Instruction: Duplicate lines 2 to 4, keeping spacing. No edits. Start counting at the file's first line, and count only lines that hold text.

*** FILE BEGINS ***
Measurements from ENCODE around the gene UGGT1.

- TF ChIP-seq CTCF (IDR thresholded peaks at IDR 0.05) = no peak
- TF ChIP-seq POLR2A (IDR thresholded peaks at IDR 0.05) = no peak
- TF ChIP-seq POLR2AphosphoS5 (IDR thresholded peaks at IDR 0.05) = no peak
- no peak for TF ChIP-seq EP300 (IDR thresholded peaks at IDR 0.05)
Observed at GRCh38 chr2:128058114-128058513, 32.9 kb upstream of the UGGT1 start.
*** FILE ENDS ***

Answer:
- TF ChIP-seq CTCF (IDR thresholded peaks at IDR 0.05) = no peak
- TF ChIP-seq POLR2A (IDR thresholded peaks at IDR 0.05) = no peak
- TF ChIP-seq POLR2AphosphoS5 (IDR thresholded peaks at IDR 0.05) = no peak